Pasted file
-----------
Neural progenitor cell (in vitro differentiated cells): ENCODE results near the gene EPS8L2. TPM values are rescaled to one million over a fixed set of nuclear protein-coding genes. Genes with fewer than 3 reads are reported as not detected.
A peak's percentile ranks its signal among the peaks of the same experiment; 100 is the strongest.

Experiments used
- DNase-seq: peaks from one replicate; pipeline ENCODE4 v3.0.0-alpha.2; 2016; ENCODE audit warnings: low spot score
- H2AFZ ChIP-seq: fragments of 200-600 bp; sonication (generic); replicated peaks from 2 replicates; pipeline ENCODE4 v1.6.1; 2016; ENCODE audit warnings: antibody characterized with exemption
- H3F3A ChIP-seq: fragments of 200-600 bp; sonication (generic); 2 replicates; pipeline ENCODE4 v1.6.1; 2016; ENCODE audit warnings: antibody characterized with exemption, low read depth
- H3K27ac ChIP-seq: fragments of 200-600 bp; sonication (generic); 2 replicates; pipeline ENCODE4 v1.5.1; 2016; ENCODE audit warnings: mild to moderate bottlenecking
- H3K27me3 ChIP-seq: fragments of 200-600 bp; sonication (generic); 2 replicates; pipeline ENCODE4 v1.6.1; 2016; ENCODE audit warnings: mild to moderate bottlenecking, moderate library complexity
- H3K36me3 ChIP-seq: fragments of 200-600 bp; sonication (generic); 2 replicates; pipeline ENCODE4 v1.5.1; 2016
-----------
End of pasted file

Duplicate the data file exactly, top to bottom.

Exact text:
Neural progenitor cell (in vitro differentiated cells): ENCODE results near the gene EPS8L2. TPM values are rescaled to one million over a fixed set of nuclear protein-coding genes. Genes with fewer than 3 reads are reported as not detected.
A peak's percentile ranks its signal among the peaks of the same experiment; 100 is the strongest.

Experiments used
- DNase-seq: peaks from one replicate; pipeline ENCODE4 v3.0.0-alpha.2; 2016; ENCODE audit warnings: low spot score
- H2AFZ ChIP-seq: fragments of 200-600 bp; sonication (generic); replicated peaks from 2 replicates; pipeline ENCODE4 v1.6.1; 2016; ENCODE audit warnings: antibody characterized with exemption
- H3F3A ChIP-seq: fragments of 200-600 bp; sonication (generic); 2 replicates; pipeline ENCODE4 v1.6.1; 2016; ENCODE audit warnings: antibody characterized with exemption, low read depth
- H3K27ac ChIP-seq: fragments of 200-600 bp; sonication (generic); 2 replicates; pipeline ENCODE4 v1.5.1; 2016; ENCODE audit warnings: mild to moderate bottlenecking
- H3K27me3 ChIP-seq: fragments of 200-600 bp; sonication (generic); 2 replicates; pipeline ENCODE4 v1.6.1; 2016; ENCODE audit warnings: mild to moderate bottlenecking, moderate library complexity
- H3K36me3 ChIP-seq: fragments of 200-600 bp; sonication (generic); 2 replicates; pipeline ENCODE4 v1.5.1; 2016